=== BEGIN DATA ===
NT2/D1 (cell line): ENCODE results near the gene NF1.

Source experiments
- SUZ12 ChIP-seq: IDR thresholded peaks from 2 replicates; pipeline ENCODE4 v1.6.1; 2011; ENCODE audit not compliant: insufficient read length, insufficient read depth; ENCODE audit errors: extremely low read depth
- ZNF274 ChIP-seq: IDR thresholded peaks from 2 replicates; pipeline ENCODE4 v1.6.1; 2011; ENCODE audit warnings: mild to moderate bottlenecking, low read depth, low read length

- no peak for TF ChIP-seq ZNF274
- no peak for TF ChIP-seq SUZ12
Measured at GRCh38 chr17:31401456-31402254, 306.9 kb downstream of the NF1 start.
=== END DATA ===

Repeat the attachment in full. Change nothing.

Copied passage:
NT2/D1 (cell line): ENCODE results near the gene NF1.

Source experiments
- SUZ12 ChIP-seq: IDR thresholded peaks from 2 replicates; pipeline ENCODE4 v1.6.1; 2011; ENCODE audit not compliant: insufficient read length, insufficient read depth; ENCODE audit errors: extremely low read depth
- ZNF274 ChIP-seq: IDR thresholded peaks from 2 replicates; pipeline ENCODE4 v1.6.1; 2011; ENCODE audit warnings: mild to moderate bottlenecking, low read depth, low read length

- no peak for TF ChIP-seq ZNF274
- no peak for TF ChIP-seq SUZ12
Measured at GRCh38 chr17:31401456-31402254, 306.9 kb downstream of the NF1 start.